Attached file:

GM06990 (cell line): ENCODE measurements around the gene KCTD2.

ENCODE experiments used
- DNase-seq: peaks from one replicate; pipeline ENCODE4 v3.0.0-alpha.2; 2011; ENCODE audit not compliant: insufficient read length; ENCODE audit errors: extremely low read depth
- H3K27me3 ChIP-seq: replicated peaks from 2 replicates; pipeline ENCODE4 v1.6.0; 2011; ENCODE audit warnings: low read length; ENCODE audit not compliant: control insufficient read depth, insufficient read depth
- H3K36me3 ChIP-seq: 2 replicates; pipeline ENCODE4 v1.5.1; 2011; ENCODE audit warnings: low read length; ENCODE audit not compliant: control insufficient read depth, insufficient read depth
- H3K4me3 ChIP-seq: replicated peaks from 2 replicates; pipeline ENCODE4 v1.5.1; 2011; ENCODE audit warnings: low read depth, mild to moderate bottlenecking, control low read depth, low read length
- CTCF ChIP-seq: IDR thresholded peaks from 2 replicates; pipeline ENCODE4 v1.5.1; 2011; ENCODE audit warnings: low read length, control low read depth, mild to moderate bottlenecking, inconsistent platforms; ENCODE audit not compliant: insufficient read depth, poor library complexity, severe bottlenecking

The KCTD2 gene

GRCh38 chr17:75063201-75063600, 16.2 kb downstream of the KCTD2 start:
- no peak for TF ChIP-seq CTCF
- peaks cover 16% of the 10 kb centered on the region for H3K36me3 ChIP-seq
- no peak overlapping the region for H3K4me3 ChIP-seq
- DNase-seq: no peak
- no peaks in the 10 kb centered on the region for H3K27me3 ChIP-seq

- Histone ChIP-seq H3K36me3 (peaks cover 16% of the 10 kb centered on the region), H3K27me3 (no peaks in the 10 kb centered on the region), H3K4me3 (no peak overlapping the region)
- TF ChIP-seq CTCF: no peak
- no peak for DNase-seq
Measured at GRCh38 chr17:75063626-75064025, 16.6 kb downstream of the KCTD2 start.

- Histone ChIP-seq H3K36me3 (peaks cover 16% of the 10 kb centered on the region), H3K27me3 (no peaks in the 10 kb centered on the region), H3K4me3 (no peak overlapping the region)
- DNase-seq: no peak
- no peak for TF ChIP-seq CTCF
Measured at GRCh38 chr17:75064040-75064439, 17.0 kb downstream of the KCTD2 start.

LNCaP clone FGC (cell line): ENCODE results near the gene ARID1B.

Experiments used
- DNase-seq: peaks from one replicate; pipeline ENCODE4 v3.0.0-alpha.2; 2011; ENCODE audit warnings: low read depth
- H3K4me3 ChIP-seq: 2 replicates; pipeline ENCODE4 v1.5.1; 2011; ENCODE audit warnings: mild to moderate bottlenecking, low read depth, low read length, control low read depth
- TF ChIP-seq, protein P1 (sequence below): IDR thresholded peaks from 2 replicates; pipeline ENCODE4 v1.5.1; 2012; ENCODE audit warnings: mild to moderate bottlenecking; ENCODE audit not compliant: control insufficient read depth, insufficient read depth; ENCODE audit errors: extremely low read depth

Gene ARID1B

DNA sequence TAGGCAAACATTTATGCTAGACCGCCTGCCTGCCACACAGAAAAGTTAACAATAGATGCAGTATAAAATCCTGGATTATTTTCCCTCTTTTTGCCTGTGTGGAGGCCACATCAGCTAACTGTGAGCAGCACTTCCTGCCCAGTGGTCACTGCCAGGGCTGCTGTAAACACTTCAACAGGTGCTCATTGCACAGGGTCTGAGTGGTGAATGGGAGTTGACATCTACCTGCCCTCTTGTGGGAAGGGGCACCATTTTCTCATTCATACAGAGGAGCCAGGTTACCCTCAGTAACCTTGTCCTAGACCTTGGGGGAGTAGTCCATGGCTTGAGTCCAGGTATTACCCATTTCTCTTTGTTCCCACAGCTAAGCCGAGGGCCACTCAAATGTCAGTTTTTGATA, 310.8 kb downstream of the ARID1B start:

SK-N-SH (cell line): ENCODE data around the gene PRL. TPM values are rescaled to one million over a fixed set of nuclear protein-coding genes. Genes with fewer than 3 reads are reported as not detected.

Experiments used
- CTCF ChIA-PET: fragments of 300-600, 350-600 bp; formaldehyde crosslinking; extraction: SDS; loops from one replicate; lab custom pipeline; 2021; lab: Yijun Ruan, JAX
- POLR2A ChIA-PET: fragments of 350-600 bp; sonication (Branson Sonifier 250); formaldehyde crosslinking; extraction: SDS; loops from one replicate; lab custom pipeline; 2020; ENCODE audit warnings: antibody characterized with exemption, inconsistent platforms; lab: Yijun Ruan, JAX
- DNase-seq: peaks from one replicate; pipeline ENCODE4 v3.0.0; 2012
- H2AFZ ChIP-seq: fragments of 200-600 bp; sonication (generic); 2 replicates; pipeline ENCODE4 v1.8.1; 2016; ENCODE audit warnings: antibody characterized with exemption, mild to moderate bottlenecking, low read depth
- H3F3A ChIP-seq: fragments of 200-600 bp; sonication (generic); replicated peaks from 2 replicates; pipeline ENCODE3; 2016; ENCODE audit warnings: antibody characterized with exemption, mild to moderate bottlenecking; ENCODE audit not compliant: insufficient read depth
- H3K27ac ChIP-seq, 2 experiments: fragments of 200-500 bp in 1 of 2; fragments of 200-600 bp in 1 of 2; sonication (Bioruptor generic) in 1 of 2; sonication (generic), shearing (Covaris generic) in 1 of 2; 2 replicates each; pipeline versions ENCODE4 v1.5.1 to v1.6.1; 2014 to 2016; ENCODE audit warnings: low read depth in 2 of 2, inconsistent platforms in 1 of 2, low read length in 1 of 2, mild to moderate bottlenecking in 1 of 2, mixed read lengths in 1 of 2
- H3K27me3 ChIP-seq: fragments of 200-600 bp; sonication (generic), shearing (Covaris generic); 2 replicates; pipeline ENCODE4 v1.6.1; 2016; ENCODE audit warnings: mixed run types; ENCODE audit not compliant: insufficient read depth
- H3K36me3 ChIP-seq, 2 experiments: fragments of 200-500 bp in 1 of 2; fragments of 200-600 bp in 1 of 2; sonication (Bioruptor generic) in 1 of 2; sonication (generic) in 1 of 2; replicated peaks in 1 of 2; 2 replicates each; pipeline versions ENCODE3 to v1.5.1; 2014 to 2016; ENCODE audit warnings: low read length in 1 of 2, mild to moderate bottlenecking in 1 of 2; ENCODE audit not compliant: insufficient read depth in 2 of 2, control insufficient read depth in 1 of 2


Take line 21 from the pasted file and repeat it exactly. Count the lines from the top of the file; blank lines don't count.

- no peak for TF ChIP-seq CTCF